As the seventies rolled around, Iggy Pop and glam rockers Marc Bolan and David Bowie utilised fashion, makeup, and flamboyance to challenge ideas surrounding gender, sex, and taboo. The feminine and sexually deviant flavourings of leopard print made it an obvious choice; the lines “Hot tramp, I love you so!” on Bowie’s ‘74 hit “Rebel Rebel ” feels incessantly leopard print hued. In the same vein, punk fashions utilised shock and the challenging of bourgeois ideas of taste; the androgenised punk uniform borrowed heavily from transgressive takes on the clothes usually associated with sex workers – fishnets, PVC, and of course, leopard print. Honourable mentions go to Poison Ivy of The Cramps in her head-to-toe leopard print ensembles (often with a decor to match!), Debbie Harry of Blondie contorting in a leopard print catsuit, and Sid Vicious getting snapped in a leopard print vest. In the early films of (Pope of Trash) John Waters such as Pink Flamingos (1972) and Female Trouble (1974),  drag queen Divine’s exaggerated ethnographic portrayals of a sleazy, outrageous, sex hungry “filthiest person alive” , over done up and wearing leopard print, use camp performativity to play with the prints nuanced connotations of not only gender and sexuality, but also “acceptability”, age and class.

Poison Ivy

Posion Ivy delivers big cat Psycho

In the 80s, any aesthetic conservatism on the idea of “taste” was replaced with an unabashed revelry in excess and “look at me!” conspicuous consumption. Leopard print once again became associated with luxury and feminine power, glamazon bitches with a big cat appetite for sex, money, and power, such as Joan Collins’ character Alexis Colby in quintessential 80s soap opera Dynasty. The 90s saw designers such as Gianni Versace hark back to leopard print’s early 20th century incarnations with looks that blended the spots with the brands signature stylized Greco-Roman motifs, decadent and kitsch, trashy with a self-aware playful wink. Maximalist, fierce and irreverent, this high-octane version of the spots made its way into rave clubwear and hip-hop culture, and was seen in the wardrobes of Lil Kim, Scary Spice and Naomi Campbell. The punkier, seedier mode of leopard print also had a revival; Kurt Cobain in a crumpled leopard print t-shirt, Enid Coleslaw in Ghost World visiting a sex shop in a leopard print miniskirt, Shirley Manson of Britpop band Garbage. This sleazy version of leopard print made its mark on the early 2000s Camden indie scene, with Amy Winehouse’s dishevelled rockabilly stylings often incorporating leopard print, and Kate Moss’s uniform of the era – skinny jeans, biker boots, leopard print coat- be the subject of many a street style blog.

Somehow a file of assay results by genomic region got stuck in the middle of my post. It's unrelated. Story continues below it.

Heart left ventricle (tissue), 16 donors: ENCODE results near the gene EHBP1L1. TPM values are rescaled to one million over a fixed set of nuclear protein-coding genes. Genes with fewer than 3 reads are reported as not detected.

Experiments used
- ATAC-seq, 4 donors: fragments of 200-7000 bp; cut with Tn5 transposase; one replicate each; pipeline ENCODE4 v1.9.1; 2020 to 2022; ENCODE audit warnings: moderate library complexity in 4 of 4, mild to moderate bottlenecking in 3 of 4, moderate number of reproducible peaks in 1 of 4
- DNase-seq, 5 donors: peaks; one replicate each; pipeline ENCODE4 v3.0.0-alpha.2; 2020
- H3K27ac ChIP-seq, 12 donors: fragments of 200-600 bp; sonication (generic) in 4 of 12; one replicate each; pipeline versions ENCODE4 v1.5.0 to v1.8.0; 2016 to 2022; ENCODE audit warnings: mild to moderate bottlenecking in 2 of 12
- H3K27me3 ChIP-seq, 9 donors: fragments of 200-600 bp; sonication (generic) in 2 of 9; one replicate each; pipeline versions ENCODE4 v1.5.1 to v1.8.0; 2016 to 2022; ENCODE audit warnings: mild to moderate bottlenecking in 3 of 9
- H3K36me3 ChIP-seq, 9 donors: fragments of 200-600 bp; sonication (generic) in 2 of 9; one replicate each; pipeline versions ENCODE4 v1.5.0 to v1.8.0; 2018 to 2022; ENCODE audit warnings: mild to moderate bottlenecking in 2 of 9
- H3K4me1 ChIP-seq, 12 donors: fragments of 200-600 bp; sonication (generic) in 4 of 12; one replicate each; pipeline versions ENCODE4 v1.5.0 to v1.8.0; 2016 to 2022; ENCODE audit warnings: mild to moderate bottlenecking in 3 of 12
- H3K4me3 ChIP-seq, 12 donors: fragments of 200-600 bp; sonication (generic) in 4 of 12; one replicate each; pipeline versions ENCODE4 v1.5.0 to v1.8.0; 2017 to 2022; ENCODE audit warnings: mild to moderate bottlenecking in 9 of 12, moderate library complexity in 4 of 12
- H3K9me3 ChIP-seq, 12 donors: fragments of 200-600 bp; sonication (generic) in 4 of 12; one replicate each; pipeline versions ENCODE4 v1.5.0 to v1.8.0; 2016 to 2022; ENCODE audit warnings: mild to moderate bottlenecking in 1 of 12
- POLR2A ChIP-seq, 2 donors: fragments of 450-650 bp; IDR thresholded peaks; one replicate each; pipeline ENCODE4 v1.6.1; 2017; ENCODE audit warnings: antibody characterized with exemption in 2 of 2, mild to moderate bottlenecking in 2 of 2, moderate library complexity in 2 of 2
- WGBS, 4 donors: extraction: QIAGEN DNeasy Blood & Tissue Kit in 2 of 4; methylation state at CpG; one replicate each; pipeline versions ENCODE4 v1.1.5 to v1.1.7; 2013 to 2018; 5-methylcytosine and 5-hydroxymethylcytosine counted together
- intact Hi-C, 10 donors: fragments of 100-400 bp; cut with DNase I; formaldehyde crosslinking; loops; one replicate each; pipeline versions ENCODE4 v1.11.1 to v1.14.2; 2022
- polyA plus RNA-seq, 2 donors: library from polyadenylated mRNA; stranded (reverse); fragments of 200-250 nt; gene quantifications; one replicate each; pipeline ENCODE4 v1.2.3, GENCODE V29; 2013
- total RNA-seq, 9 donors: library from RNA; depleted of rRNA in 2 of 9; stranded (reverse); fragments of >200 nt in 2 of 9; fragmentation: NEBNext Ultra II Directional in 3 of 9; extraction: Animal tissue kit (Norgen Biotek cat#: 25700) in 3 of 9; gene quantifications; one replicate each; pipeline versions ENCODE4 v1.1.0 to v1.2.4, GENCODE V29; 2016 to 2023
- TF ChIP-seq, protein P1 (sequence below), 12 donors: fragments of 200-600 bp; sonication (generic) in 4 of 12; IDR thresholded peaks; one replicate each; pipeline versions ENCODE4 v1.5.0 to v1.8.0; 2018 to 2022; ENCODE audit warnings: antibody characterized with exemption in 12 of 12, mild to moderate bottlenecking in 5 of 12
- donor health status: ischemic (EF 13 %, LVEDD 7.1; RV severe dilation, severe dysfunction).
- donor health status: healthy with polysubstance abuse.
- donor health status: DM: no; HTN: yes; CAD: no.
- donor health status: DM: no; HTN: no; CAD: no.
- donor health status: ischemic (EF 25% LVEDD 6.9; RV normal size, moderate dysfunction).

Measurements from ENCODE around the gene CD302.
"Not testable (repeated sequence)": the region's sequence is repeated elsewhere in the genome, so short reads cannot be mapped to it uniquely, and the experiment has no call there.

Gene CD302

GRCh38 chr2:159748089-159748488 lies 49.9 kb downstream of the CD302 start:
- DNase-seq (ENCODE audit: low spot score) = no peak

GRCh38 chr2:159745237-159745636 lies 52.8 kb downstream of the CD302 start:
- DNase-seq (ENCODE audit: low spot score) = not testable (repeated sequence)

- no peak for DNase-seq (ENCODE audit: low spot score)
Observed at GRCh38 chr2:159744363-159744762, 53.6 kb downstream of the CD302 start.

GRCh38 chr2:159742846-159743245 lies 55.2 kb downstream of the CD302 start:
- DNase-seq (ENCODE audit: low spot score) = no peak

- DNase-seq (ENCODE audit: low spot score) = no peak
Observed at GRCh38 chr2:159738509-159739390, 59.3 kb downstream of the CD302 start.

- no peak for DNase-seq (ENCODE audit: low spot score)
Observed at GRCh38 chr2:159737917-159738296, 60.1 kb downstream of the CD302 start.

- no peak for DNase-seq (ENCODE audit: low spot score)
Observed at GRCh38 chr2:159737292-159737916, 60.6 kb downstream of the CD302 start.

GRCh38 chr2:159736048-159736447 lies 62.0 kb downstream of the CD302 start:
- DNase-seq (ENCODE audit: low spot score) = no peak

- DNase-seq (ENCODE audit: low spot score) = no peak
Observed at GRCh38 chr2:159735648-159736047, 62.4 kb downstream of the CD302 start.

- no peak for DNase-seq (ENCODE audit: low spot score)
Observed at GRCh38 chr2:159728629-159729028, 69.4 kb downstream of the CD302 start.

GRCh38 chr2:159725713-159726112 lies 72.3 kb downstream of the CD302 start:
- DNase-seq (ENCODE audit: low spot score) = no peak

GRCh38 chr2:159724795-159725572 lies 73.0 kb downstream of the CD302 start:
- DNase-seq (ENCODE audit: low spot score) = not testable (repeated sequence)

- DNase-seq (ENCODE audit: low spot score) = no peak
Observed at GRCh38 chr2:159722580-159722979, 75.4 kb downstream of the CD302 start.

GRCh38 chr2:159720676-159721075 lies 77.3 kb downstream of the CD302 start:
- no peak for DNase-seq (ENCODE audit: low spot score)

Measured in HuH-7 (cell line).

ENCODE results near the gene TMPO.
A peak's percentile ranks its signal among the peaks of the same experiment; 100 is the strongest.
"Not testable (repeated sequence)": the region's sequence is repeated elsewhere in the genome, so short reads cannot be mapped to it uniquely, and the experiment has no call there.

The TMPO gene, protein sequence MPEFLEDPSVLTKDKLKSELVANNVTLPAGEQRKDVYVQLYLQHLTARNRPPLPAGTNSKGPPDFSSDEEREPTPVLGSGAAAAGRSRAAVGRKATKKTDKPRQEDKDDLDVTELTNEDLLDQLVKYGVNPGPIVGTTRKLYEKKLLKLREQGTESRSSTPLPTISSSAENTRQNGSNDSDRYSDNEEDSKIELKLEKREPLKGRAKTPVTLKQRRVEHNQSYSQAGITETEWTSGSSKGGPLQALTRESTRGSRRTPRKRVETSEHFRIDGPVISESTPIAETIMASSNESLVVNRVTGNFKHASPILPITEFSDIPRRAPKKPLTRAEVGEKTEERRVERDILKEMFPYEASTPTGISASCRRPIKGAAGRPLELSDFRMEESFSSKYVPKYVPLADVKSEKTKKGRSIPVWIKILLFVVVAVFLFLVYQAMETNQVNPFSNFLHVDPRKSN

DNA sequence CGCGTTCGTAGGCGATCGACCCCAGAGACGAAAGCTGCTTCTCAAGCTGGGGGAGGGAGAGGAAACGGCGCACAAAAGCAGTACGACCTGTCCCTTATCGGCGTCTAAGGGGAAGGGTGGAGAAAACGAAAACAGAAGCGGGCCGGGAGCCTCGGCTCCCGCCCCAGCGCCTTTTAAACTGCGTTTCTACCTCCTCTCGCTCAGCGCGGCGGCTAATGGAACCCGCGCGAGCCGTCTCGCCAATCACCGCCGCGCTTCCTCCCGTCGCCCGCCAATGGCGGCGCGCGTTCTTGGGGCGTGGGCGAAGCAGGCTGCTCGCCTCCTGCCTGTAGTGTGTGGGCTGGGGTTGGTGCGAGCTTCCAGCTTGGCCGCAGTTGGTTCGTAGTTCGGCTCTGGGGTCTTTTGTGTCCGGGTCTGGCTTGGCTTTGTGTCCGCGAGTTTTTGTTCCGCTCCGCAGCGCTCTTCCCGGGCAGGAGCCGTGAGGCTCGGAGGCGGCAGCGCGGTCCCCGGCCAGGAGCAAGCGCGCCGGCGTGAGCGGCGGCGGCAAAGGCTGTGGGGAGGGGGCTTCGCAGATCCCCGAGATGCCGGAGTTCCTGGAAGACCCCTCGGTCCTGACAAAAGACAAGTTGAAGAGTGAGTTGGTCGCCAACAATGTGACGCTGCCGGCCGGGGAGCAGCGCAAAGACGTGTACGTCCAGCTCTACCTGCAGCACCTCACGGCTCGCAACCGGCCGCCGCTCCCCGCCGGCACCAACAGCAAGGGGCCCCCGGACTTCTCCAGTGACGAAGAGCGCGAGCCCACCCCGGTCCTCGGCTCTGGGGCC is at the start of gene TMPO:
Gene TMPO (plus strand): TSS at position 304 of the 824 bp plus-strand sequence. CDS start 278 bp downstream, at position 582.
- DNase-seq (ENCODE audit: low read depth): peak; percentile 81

Enid Coleslaw

Enid Coleslaw in Ghost World

Now, with fashions fervent trend cycling and a culture generally less judgemental of less than conservative looks, the cultural reading of leopard print – whether that be sexy, trashy, glamorous, punky, or neutral- depends on the version the wearer wishes to present. Just remember the immortal advice of Mr Dior, “If you’re fair and sweet, don’t wear it!”


Obviously, for Underground, the allure of animal print is strong. The ever strong presence of leopard spots and tiger stripes that permeates through rock’n’roll, rockabilly, psychobilly and punk translates through to the panels and uppers of the Apollo, Wulfrun and Brafly Creepers.

Leopard Print
Leopard Print Shoes
Leopard Print Footwear

Brought to you by Underground- the brand of the Original Allgender Creeper and other British Subculture styles.